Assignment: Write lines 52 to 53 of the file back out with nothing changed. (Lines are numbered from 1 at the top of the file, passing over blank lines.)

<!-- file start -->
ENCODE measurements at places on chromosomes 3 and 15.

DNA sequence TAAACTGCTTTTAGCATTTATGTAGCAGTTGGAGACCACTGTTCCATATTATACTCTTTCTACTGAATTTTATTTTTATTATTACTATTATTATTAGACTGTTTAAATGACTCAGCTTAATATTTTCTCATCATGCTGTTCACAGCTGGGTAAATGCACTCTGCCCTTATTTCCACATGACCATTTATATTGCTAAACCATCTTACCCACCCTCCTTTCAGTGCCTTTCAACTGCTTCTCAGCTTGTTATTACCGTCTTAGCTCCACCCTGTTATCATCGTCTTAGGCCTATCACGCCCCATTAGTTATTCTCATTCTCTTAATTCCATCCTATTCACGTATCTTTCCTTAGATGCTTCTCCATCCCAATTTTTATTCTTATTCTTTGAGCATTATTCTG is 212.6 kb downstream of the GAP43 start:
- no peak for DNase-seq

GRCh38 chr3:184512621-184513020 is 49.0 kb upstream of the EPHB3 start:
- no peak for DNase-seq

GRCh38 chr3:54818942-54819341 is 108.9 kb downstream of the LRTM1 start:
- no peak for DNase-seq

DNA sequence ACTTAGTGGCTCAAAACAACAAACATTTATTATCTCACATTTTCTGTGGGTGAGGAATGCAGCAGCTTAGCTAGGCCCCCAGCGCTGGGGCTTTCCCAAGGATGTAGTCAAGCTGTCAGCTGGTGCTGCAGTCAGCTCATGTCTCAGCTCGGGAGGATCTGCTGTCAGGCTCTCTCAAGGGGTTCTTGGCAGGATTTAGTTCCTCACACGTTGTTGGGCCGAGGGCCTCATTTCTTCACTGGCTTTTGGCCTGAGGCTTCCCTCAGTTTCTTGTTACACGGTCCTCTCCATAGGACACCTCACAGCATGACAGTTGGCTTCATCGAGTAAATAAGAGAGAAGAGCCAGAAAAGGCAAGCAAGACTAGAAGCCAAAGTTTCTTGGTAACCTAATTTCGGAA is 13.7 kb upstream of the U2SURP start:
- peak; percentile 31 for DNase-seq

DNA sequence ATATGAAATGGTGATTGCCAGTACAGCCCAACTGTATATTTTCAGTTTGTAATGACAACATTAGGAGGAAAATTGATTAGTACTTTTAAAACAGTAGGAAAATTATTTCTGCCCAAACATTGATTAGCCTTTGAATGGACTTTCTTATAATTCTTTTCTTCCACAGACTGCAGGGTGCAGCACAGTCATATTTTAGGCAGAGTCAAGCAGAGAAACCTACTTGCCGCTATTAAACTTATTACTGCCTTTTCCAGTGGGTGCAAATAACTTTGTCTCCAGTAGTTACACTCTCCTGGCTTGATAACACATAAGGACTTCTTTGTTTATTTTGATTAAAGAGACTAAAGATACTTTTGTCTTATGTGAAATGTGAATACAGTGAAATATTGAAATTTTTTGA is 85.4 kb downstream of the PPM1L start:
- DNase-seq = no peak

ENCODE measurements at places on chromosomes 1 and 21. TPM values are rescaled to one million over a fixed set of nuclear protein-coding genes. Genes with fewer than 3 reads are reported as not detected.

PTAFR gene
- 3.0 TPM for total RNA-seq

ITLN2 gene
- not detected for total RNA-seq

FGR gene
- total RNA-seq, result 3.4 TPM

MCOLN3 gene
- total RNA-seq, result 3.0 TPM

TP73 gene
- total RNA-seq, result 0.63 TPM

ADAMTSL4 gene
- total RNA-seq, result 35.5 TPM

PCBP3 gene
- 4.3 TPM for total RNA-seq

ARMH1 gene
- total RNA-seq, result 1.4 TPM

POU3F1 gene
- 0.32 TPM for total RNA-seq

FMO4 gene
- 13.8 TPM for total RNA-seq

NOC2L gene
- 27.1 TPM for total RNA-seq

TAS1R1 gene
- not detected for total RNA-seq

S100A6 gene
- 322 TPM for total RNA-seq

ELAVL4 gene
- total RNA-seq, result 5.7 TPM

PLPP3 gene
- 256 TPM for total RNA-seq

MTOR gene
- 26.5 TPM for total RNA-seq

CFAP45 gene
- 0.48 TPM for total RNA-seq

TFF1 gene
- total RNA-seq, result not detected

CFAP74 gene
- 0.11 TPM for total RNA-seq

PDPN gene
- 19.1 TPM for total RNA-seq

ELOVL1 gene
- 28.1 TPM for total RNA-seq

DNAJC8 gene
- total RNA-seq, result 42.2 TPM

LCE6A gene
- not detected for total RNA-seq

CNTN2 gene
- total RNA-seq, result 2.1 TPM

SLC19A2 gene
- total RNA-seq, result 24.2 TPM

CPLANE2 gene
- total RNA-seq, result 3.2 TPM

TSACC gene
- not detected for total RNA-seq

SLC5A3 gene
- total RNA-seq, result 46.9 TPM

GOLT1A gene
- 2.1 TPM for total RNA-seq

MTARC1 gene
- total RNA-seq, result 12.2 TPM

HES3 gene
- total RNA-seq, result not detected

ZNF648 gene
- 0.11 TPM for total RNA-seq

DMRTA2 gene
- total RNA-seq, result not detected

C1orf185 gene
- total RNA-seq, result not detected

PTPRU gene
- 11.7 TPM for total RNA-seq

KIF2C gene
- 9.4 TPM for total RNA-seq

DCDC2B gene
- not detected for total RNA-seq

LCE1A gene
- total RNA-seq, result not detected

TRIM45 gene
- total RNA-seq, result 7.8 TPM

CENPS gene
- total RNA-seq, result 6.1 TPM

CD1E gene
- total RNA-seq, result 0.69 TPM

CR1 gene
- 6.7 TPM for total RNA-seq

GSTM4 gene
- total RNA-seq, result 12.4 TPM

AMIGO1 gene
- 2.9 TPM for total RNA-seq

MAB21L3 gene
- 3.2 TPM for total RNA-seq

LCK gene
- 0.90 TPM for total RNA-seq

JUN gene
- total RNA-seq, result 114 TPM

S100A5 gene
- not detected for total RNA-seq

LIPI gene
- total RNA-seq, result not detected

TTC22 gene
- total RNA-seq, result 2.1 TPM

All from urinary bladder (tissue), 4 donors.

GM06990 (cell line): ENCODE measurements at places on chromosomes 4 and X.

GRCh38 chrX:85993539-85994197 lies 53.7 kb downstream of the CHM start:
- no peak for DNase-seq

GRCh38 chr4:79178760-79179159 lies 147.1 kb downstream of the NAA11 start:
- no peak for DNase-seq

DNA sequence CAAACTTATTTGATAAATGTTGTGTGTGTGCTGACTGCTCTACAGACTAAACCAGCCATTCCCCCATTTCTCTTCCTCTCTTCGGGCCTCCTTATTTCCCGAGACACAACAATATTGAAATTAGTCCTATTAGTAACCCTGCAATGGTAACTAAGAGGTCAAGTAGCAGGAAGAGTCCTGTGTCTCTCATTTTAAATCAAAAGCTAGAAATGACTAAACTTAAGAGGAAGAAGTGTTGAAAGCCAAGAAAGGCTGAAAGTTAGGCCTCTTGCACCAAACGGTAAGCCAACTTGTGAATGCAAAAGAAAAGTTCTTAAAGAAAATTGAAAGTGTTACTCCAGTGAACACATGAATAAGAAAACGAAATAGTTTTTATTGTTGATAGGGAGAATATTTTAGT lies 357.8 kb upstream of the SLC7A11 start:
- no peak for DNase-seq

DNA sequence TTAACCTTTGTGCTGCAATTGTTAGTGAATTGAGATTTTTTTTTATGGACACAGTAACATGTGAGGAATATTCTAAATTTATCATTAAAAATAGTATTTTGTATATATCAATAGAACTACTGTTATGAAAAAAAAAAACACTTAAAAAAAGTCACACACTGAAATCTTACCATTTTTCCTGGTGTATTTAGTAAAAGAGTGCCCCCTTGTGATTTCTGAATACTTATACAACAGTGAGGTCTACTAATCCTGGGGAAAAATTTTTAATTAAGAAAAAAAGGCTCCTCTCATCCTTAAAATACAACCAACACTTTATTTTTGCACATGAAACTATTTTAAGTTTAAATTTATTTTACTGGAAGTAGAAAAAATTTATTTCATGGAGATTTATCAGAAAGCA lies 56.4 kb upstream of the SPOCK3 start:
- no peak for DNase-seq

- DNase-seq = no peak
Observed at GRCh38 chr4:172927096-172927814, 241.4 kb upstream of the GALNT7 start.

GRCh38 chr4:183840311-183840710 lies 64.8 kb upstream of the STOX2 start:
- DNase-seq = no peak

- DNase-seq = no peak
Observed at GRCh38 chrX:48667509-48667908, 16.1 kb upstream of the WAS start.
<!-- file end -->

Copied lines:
- 19.1 TPM for total RNA-seq

ELOVL1 gene